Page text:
Domestic Violence Survivors

by / 0 Comments / 622 View / October 1, 2015

Victim Denied, Then Acknowledged Abuse

Lisa Knab’s (now Dynarski) new husband seemed like a nice guy. She was happy to find a father for her two daughters.

For a few years, all went well. Then he hit her in front of her girls.

Lisa-Dynarski

“I remember them asking me if we were moving out,” she said. “Later on, my older daughter moved in with my mom because I was afraid [my husband] might abuse her too as she had a tendency to be more outspoken.”

He also subjected her to sexual and verbal abuse and gave her multiple STDs. A bigger shock came later, when she realized he had also sexually abused her younger daughter.

Still, Dynarski was in denial. She had no bruises on her arm and no black eye, so she didn’t think what he had done to her constituted abuse.

“Women minimize,” she said. “We all do.”

After nine months, Dynarski left her husband, first staying with a friend and then at a domestic violence shelter with her younger daughter.

“I broke down and finally went to the shelter,” she said. ‘It was nothing like they show on TV. I had my own room in a house, with common areas. I felt very welcome.”

After a month, mother and daughter moved into Section 8 public housing. But even though the building was secure, her husband managed to get in. One time he sat outside her apartment crying and reading the Bible.

“I got sucked back in,” Dynarski said.

At first, things seemed peaceful. Then, after nine more months, the abuse began again. Finally Dynarski moved in with her mother and went back to school—obtaining a B.A. and M.A., as well as a graduate certificate in intimate partner violence and working on another M.A. in clinical mental health.

Dynarski married a few years after divorcing her abuser but did not seek counseling until her second marriage broke up.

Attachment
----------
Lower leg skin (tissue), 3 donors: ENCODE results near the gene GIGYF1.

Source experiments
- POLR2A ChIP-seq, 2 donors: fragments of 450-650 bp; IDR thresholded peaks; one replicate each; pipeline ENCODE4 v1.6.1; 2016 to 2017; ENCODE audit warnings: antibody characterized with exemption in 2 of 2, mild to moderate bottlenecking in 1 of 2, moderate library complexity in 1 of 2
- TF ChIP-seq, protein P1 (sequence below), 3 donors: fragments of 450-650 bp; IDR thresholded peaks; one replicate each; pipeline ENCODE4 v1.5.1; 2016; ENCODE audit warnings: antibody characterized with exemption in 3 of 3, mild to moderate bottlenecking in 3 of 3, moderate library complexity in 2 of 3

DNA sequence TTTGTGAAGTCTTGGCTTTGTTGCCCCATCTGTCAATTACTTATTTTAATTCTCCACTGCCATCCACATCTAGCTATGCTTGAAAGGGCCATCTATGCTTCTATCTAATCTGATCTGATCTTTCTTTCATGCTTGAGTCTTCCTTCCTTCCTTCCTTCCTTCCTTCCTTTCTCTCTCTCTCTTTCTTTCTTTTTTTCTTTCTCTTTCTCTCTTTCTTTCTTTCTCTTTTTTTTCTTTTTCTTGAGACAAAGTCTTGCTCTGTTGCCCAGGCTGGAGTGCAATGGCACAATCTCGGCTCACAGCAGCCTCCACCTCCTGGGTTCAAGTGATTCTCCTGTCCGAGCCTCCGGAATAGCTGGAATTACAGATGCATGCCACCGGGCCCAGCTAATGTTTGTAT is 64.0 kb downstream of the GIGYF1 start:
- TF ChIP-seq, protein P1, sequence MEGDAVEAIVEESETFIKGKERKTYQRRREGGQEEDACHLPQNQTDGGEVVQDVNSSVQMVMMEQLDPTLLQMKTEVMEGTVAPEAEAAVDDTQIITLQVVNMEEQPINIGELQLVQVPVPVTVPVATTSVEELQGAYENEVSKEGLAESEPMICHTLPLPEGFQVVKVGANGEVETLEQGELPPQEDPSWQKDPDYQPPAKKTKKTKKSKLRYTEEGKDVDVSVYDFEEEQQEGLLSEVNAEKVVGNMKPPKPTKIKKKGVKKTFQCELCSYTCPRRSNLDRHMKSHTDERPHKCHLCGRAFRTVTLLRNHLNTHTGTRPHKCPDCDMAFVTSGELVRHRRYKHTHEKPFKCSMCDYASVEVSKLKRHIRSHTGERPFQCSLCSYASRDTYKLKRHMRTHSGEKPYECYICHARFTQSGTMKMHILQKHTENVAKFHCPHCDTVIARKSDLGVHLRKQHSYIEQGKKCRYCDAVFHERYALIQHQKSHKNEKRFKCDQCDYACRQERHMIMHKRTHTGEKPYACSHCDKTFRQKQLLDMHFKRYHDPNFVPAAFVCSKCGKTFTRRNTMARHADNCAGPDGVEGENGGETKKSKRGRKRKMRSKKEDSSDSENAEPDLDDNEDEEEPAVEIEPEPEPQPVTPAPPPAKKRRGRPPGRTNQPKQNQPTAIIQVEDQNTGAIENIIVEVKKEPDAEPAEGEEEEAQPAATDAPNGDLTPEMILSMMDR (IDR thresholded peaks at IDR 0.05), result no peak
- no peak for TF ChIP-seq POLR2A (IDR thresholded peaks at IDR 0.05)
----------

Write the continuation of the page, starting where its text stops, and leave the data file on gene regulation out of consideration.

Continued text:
“I guess I never really dealt with the abuse issue,” she stated. “Just because you get away from your abuser does not mean that everything is OK. It still goes on in your head.”

Now shelter manager at the Domestic Services of Cumberland and Perry Counties, she sometimes shares her story with clients.

“Experts back up the women, but it’s different to tell it from the perspective of the victim,” she said.


Her Abusive Husband Was Featured on TV

From the outside looking in, Renee Kopp had a blessed life. Married for 24 years, she had five sons. She and her husband operated three businesses and were active in their Christian faith.

There was a dark shadow, however. Her husband spanked her.

Renee-Kopp

“The first two times occurred during the first few months of our marriage,” Kopp said.

Even though he eventually subjected her to verbal and sexual abuse, she thought the spanking was “my fault.”

Although her husband came from an abusive background, she believed his behavior wouldn’t repeat itself. In fact, many years passed before he became violent again.

“He said I was being disrespectful, and that if I was that way again, he would pull down my pants and spank me in front of the boys,” Kopp said.

At the same time he became more aggressive with their sons.

Finally, the marriage started to unravel.

“I thought I was going insane, because he was gas-lighting me. We’d have an argument, and he’d say it never happened.”

Kopp began videotaping her life, including her husband’s demands that she say, “Yes, sir” when addressing him.

After he hit her twice with a paddle—also videotaped—she went to the police and got a protective order, which he violated.

“I had to walk away from my belief that marriage has to be continued at any cost and create a safe place for the kids,” said Kopp.

After three years of family and private counseling, she and the boys have begun to heal.

Dr. Phil featured her story and interviewed her then-unrepentant husband—and Associated Press picked up on it. Her role as “spokesperson” then went viral.

Even when people bombard her with questions like, “Why didn’t you leave? You must have enjoyed it,” Kopp doesn’t get mad.

“I choose not to be ashamed. I choose to be a spokesperson,” says Kopp.

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